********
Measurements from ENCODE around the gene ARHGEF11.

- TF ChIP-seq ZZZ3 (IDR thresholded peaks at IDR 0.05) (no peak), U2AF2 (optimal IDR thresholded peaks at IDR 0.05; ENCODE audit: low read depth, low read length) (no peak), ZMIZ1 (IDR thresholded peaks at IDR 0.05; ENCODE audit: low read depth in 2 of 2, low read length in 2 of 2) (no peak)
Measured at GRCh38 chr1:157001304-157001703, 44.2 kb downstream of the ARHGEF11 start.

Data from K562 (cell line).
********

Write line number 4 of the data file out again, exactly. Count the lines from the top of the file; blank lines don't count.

Data from K562 (cell line).